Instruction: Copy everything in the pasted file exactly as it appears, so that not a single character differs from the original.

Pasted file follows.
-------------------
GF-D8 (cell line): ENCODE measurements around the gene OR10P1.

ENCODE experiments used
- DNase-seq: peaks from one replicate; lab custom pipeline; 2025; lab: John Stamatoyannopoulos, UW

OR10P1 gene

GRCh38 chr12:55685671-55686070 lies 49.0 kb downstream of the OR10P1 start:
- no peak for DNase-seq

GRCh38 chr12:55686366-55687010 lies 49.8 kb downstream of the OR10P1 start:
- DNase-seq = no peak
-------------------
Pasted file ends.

GF-D8 (cell line): ENCODE measurements around the gene OR10P1.

ENCODE experiments used
- DNase-seq: peaks from one replicate; lab custom pipeline; 2025; lab: John Stamatoyannopoulos, UW

OR10P1 gene

GRCh38 chr12:55685671-55686070 lies 49.0 kb downstream of the OR10P1 start:
- no peak for DNase-seq

GRCh38 chr12:55686366-55687010 lies 49.8 kb downstream of the OR10P1 start:
- DNase-seq = no peak